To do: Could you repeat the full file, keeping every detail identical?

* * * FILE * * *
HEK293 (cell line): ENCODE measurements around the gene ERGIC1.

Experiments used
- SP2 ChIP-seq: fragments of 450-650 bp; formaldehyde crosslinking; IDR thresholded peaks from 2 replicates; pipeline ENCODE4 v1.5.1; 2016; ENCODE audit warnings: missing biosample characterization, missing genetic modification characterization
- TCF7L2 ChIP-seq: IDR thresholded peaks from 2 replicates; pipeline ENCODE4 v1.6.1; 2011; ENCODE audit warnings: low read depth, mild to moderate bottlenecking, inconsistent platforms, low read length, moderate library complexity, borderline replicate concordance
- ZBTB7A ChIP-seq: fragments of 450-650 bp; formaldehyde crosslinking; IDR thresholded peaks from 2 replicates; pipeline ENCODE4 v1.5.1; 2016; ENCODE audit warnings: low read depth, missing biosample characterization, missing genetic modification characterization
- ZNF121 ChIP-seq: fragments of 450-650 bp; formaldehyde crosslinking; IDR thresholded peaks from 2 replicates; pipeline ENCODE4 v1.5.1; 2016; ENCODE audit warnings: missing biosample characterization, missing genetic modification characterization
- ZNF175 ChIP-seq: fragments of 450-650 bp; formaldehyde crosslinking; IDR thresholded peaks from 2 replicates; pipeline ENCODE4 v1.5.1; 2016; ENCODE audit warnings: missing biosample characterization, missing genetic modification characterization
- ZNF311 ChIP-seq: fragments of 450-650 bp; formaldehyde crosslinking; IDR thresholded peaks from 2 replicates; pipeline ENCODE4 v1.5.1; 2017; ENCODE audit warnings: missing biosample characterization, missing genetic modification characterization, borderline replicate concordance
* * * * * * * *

HEK293 (cell line): ENCODE measurements around the gene ERGIC1.

Experiments used
- SP2 ChIP-seq: fragments of 450-650 bp; formaldehyde crosslinking; IDR thresholded peaks from 2 replicates; pipeline ENCODE4 v1.5.1; 2016; ENCODE audit warnings: missing biosample characterization, missing genetic modification characterization
- TCF7L2 ChIP-seq: IDR thresholded peaks from 2 replicates; pipeline ENCODE4 v1.6.1; 2011; ENCODE audit warnings: low read depth, mild to moderate bottlenecking, inconsistent platforms, low read length, moderate library complexity, borderline replicate concordance
- ZBTB7A ChIP-seq: fragments of 450-650 bp; formaldehyde crosslinking; IDR thresholded peaks from 2 replicates; pipeline ENCODE4 v1.5.1; 2016; ENCODE audit warnings: low read depth, missing biosample characterization, missing genetic modification characterization
- ZNF121 ChIP-seq: fragments of 450-650 bp; formaldehyde crosslinking; IDR thresholded peaks from 2 replicates; pipeline ENCODE4 v1.5.1; 2016; ENCODE audit warnings: missing biosample characterization, missing genetic modification characterization
- ZNF175 ChIP-seq: fragments of 450-650 bp; formaldehyde crosslinking; IDR thresholded peaks from 2 replicates; pipeline ENCODE4 v1.5.1; 2016; ENCODE audit warnings: missing biosample characterization, missing genetic modification characterization
- ZNF311 ChIP-seq: fragments of 450-650 bp; formaldehyde crosslinking; IDR thresholded peaks from 2 replicates; pipeline ENCODE4 v1.5.1; 2017; ENCODE audit warnings: missing biosample characterization, missing genetic modification characterization, borderline replicate concordance